December’s a funny old time to be holding a big Porsche gathering given the vagaries of UK weather but the thankfully mild (but wet) weather de-risked the dissemination of salt and all roads led to Bicester Heritage for a Porsche Club pre-Christmas gathering.
Mooching around the gathered Porsche’s and meeting up with old friends was great although the wife still hasn’t quite grasped the attraction of OBIF (Old Blokes In Fields) events. Even the slightly less cold delights of a Porsche filled aircraft hanger failed to entice the wife to stay too long.
You don’t see that many short wheel based 911’s knocking around these days, especially during the Winter months so the sight of an even more rare RHD 1967 SWB 911S was a very welcome sight.
I’d previously seen this particular car at Silverstone Classic where its owner and PCGB stalwart provided some background this beautifully original car.
It’s inevitable that any long lived car model goes through a process of evolutionary change to correct particular foibles, improve handling, increase power, incorporate new technology and so-on but the pure essence of the original design can be lost along the way.
Parking a contemporary 911 next to this SWB car really highlights how far the the two ends of the development lifecycle have diverged. It’s good to be reminded of the purity and simplicity of Butzi Porsche’s original design. Less is more!
In addition to the SWB 911, there were a few Early 911’s and some 912’s gathered in the hanger and out on the airfield roads but for some inexplicable reason, not many ended upon on my SD card. Two out of ten ………. must try harder next time.
1971 2.5 ST
From my personal perspective, the simple but handsomely brutal lines of the ST are just perfect. This race bred variant of the early ’70’s 2.2 was pumped-up in more ways than one.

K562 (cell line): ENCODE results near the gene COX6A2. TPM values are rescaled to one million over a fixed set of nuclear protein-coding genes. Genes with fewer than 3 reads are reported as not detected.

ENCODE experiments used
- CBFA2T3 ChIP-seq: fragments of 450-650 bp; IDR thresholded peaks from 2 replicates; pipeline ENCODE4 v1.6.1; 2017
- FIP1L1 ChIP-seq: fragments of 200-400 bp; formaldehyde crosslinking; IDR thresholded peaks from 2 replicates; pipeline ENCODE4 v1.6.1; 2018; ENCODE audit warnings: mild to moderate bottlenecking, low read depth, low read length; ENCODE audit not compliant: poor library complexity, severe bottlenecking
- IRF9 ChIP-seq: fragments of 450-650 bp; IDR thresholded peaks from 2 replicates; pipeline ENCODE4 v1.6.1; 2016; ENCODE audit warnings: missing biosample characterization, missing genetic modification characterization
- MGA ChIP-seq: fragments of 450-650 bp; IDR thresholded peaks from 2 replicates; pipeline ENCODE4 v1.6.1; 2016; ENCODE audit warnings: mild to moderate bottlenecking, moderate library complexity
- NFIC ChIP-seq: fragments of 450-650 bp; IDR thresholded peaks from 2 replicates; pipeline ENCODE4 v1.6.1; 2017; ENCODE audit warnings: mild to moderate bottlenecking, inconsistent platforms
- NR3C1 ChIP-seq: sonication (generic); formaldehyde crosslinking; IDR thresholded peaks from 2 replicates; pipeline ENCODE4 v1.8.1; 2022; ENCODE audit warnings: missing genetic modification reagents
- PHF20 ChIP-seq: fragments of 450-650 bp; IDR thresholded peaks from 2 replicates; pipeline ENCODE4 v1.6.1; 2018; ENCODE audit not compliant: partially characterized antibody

Front and rear wheel arches were substantially flared to house much fatter wheels and race rubber and the short stroke engine was expanded to 2.5 Litres to boost bhp and torque.
The rest of the body retained the lines of the classic early LWB 911 along with chrome engine grille and original looking (but actually fibreglass) front and rear bumpers. Lightweight engine lid and bonnet with chunky fuel filler poking through added to the overall effect and the interior benefitted from a chunky roll cage, safety harnesses and lightweight race seats.
Additional driving lights and switchable road-going/race exhaust contributed to the purposeful look of this particular car.
Weirdly, I know three people who are currently building ST replicas. I can’t wait to see them as and when the weather improves and they are able to get their fire breathing ST’s out on the road.
RS & RSR
Before I was seduced by charms of the earlier ST, the lines of the RS and RSR were my favourite 911 manifestation. These were the epitome of fast, superbly handling but immensely practical road going sports cars in their day.
Beloved by F1 drivers and discerning enthusiasts alike, the RS and more track based RSR more often than not came in safety-fast colour schemes with PORSCHE and CARRERA logos lavishly emblazoning on their flanks and rear ends. Lary colours were definitely a good thing given the speed differential with other contemporary road cars but I always felt that the logos were a bit unnecessary for something so visually unique.
One of the factors that probably caused my affections to swing towards the ST was the number of RS replicas that were and probably are still being built. One bit of me felt that the replicas devalued the original but realistically the rapid increase in original RS cars put them well beyond the reach of normal mortals.
I guess that well constructed replicas based upon similarly aged cars or even backdated more modern ones are as good if not better than some of the originals in looks, performance and handling and guess what, if I happened to have a windfall of cash, I would very much like to build an ST replica (after buying a 356 for the the wife). So that comprehensively boots any pomposity about replicas out of the garage door!
Before I got properly interested in Porsches, the 911 Turbo was just on of those must have motors. When it first hit the roads in 1975, it was completely bonkers with it’s flared wheel arches, fat wheels and tyres and engine lid mounted picnic table.
My feelings at the time were that it was a pretty brutish and not particularly pretty car when compared to some of the sport car competition. What was clear from the reviews of the car at the time however, that the Turbo’s looks were driven by the entirely functional need to hurl it down the road as rapidly as possible and ideally prevent take-off.
With the passage of time – the looks of the Turbo now look far less radical and there is a curious charm about its functional appendages. Steadily increasing prices of the early turbos confirm that I’m not the only person wanting to won one. One day ………. I will be able to picnic on my Turbo!